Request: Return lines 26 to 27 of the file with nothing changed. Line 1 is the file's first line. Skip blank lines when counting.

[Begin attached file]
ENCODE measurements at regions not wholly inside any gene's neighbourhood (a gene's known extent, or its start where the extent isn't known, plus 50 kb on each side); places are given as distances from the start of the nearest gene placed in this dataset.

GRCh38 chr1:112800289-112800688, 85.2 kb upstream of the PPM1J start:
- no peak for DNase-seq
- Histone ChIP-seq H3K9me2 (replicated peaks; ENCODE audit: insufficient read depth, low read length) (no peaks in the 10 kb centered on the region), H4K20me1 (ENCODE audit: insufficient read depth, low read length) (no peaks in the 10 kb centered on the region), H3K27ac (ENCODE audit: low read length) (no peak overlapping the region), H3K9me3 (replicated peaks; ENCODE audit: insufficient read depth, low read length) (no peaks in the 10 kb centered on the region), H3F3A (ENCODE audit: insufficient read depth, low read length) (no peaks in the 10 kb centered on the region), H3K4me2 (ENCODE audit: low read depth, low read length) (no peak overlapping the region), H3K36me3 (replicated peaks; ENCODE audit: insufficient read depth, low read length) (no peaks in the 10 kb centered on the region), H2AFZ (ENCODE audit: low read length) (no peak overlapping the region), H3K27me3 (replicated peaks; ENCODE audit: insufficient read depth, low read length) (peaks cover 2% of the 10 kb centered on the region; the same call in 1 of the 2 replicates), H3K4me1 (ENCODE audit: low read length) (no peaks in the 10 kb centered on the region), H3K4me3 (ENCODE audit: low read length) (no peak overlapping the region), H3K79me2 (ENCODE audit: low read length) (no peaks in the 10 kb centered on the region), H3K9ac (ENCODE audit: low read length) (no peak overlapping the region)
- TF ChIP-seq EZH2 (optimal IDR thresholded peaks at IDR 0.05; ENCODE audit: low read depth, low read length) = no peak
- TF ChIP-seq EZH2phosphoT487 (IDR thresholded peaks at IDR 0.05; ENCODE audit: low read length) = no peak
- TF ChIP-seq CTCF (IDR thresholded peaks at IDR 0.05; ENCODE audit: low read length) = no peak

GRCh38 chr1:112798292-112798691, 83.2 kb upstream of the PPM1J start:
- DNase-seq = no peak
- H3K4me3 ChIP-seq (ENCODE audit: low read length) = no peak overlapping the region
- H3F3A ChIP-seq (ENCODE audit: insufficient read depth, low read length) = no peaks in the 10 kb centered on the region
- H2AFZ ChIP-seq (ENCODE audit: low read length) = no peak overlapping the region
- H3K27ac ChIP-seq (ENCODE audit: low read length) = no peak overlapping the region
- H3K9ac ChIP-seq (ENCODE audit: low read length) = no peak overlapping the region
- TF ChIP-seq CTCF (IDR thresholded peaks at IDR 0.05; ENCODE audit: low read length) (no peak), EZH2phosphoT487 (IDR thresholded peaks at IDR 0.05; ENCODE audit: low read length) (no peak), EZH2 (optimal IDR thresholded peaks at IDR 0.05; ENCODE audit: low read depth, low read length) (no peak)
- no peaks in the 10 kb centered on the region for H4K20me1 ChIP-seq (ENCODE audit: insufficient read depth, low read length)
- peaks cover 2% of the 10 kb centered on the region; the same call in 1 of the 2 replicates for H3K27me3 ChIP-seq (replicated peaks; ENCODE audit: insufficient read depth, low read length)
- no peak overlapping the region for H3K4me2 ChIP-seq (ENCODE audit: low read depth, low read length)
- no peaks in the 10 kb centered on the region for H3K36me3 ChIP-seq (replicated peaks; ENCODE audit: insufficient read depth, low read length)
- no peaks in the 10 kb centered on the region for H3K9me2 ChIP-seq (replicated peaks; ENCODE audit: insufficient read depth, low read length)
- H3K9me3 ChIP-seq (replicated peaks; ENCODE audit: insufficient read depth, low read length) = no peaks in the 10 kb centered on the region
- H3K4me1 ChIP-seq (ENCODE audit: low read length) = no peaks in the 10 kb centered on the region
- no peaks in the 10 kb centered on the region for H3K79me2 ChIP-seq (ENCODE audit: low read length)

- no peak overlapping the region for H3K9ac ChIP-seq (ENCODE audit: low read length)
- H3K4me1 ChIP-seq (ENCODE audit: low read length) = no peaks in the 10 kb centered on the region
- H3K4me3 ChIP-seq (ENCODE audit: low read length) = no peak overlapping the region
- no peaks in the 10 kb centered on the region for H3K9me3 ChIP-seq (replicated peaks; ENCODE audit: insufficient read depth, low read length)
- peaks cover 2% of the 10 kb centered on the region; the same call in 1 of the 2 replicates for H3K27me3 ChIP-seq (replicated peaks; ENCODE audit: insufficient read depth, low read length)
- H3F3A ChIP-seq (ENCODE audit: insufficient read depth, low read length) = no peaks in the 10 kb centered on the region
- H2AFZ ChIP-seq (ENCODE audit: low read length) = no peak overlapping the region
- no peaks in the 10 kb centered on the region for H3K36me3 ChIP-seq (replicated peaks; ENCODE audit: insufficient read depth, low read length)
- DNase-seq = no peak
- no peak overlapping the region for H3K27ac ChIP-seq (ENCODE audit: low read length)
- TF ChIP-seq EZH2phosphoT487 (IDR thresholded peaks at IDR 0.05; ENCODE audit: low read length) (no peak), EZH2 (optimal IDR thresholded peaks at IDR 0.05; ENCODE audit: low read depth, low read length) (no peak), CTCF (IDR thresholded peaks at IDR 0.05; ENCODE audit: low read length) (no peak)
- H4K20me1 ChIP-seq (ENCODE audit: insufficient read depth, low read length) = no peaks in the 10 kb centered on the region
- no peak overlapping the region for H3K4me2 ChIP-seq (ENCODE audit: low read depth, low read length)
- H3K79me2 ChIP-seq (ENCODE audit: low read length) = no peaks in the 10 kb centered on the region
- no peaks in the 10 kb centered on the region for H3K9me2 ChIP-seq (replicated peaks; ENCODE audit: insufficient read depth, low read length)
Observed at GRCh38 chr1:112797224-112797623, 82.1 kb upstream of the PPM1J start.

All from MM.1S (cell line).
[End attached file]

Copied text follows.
- H3K4me3 ChIP-seq (ENCODE audit: low read length) = no peak overlapping the region
- no peaks in the 10 kb centered on the region for H3K9me3 ChIP-seq (replicated peaks; ENCODE audit: insufficient read depth, low read length)